We work with every type of dog coming from every background imaginable, and this certainly includes rescue dogs! We absolutely love rehabilitating rescue dogs, so that they can become part of a loving family. Dogs are truly resilient, so most of their problems can be resolved once they have some structure, obedience, and compassionate attention. Basically, we see two types of rescue dogs. The first type is the nervous rescue dogs who were possibly abused, either mentally or physically. The second type of rescue dog is the bouncing off the walls that’s mainly due to being under-socialized and cooped up with little interaction with the people and other dogs. When they have that chance of interaction and freedom…they usually go nuts of excitement.
Rescue dogs who have been abused need to learn how to trust humans again. Whether the abuse was physical or mental (resulting from neglect and under-socialization), these dogs are typically afraid of the world and everything in it. It can be very difficult to even get these dogs out just to walk them for exercise because their fear issues make it impossible. Once a bond with their new owners is established, it may become so strong that these dogs cannot cope with being alone. Their entire sense of well-being becomes hinged on their proximity to their new “people” aka security blanket, making it difficult to leave them alone for even short periods of time. Once these types of dogs begin to gain some confidence through a structured obedience program, they can start to see the world as an exciting and interesting place. We get a lot of joy out of restoring these neglected or abused dogs to the trusting and faithful creatures they were intended to be.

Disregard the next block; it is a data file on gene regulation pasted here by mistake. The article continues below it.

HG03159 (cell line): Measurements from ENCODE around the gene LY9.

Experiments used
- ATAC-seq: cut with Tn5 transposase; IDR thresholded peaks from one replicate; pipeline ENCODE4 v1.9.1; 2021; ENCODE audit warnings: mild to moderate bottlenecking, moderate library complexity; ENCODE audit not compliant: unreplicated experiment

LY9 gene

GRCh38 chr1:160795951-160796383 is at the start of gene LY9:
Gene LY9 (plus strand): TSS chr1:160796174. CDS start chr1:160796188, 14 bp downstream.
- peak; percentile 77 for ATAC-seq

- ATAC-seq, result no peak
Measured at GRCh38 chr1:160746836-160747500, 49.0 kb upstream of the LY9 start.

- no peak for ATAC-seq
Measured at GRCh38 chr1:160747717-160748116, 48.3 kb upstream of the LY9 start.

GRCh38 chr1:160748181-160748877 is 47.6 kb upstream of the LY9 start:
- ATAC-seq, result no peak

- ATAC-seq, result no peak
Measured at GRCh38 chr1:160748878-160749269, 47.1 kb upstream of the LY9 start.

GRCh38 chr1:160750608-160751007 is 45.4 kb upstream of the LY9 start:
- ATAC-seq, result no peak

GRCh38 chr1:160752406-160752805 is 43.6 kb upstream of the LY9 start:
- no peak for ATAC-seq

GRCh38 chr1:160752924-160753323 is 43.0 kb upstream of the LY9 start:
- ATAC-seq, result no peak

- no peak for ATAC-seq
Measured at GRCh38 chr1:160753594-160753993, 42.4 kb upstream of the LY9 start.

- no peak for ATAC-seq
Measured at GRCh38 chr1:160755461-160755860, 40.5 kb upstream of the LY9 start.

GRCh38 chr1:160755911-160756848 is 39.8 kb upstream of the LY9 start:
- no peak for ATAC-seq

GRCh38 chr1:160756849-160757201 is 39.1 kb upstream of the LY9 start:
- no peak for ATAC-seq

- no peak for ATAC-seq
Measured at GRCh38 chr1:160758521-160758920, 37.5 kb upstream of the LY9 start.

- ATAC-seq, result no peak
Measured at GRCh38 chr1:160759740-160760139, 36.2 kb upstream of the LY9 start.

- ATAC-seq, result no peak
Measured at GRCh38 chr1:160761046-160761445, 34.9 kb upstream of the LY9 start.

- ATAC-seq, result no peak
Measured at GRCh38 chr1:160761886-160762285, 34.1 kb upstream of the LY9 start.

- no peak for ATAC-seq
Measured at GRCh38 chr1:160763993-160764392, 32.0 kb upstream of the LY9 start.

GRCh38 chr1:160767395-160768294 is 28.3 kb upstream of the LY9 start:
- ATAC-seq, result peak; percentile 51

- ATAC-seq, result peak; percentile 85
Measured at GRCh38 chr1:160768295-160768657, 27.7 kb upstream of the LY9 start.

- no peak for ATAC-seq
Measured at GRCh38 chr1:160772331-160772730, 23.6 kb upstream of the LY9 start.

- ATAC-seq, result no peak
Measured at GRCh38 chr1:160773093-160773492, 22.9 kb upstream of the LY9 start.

Bouncing Off The Wall Dogs
A different result of poor socialization can be the wild and crazy dog who is bouncing off the walls and lacking in all self-control. These are the dogs who have gone from one home to the next, always ending up back in the shelter because no one can manage or put up with them. These dogs drive people mad by bolting and running away, destroying everything in the house, dragging people around at full speed when on leash, and going insane every time they see another dog or human. These are the dogs that, sadly, end up living in their crates because people do not know how to deal with them. The reality is that these dogs have learned that all attention comes from bad manners. It is our job to show them that the OPPOSITE is actually true! Through our training programs, we teach these dogs how to use their brains to make better choices, exercise impulse control, and see that much better things come from good manners.